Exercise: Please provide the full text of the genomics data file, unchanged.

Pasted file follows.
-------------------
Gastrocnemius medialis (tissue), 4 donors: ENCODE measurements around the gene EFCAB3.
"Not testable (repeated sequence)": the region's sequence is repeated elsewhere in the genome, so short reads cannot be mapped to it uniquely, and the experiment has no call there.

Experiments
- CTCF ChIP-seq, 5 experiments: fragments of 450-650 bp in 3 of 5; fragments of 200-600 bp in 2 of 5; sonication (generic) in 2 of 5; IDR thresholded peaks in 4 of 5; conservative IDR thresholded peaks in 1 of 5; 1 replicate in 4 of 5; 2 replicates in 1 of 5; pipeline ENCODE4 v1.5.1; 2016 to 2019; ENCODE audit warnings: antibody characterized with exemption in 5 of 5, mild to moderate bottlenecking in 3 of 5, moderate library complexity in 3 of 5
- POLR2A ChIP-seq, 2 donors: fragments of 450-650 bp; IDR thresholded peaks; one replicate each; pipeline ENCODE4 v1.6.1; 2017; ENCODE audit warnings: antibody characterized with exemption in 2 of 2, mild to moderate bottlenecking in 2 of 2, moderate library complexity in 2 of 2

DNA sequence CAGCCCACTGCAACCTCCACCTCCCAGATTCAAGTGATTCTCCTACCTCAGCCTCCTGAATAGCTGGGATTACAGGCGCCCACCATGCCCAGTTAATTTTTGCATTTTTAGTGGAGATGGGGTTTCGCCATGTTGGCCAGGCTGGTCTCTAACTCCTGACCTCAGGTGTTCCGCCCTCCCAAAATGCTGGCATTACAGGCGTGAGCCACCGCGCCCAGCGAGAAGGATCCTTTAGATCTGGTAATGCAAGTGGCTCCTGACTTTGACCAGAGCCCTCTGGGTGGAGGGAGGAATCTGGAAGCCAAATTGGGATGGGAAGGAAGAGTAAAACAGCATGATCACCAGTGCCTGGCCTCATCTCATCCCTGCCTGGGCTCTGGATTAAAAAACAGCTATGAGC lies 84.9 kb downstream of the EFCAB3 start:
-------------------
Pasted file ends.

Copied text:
Gastrocnemius medialis (tissue), 4 donors: ENCODE measurements around the gene EFCAB3.
"Not testable (repeated sequence)": the region's sequence is repeated elsewhere in the genome, so short reads cannot be mapped to it uniquely, and the experiment has no call there.

Experiments
- CTCF ChIP-seq, 5 experiments: fragments of 450-650 bp in 3 of 5; fragments of 200-600 bp in 2 of 5; sonication (generic) in 2 of 5; IDR thresholded peaks in 4 of 5; conservative IDR thresholded peaks in 1 of 5; 1 replicate in 4 of 5; 2 replicates in 1 of 5; pipeline ENCODE4 v1.5.1; 2016 to 2019; ENCODE audit warnings: antibody characterized with exemption in 5 of 5, mild to moderate bottlenecking in 3 of 5, moderate library complexity in 3 of 5
- POLR2A ChIP-seq, 2 donors: fragments of 450-650 bp; IDR thresholded peaks; one replicate each; pipeline ENCODE4 v1.6.1; 2017; ENCODE audit warnings: antibody characterized with exemption in 2 of 2, mild to moderate bottlenecking in 2 of 2, moderate library complexity in 2 of 2

DNA sequence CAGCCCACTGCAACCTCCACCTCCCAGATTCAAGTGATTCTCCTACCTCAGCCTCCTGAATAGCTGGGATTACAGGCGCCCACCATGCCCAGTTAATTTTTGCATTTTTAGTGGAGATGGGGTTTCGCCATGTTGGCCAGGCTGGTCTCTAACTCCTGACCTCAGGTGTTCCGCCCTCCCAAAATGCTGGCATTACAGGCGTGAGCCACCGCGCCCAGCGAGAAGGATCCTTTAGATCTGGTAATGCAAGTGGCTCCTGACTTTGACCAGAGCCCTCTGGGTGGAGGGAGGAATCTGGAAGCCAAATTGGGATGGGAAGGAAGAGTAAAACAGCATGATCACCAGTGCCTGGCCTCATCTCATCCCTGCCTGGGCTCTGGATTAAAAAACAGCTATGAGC lies 84.9 kb downstream of the EFCAB3 start: